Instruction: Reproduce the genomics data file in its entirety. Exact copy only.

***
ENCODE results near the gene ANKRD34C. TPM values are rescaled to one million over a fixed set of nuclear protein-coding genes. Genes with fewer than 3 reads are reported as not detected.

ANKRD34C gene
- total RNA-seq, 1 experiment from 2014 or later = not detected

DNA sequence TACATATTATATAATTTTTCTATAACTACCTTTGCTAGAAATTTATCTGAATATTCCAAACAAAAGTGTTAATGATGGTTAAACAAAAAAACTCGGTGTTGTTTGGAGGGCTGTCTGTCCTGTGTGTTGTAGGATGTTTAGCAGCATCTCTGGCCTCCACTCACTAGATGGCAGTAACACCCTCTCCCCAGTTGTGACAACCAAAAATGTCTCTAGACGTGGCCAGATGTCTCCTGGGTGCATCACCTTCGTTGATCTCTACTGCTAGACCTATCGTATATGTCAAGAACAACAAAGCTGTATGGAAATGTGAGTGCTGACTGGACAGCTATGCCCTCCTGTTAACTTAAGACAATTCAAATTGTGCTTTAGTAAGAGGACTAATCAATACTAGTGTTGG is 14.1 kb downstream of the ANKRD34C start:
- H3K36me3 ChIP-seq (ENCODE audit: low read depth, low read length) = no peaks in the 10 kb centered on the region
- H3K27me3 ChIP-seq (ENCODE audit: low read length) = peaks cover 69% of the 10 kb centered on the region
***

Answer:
ENCODE results near the gene ANKRD34C. TPM values are rescaled to one million over a fixed set of nuclear protein-coding genes. Genes with fewer than 3 reads are reported as not detected.

ANKRD34C gene
- total RNA-seq, 1 experiment from 2014 or later = not detected

DNA sequence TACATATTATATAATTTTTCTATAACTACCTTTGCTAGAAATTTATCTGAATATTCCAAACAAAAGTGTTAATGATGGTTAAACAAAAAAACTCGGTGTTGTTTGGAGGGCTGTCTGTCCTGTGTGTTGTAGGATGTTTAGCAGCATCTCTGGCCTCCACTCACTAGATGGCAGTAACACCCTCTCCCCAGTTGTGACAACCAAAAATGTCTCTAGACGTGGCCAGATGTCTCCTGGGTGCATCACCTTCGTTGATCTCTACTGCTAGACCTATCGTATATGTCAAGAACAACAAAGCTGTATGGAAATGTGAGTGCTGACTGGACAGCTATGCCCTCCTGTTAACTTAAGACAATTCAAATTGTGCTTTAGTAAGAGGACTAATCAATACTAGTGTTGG is 14.1 kb downstream of the ANKRD34C start:
- H3K36me3 ChIP-seq (ENCODE audit: low read depth, low read length) = no peaks in the 10 kb centered on the region
- H3K27me3 ChIP-seq (ENCODE audit: low read length) = peaks cover 69% of the 10 kb centered on the region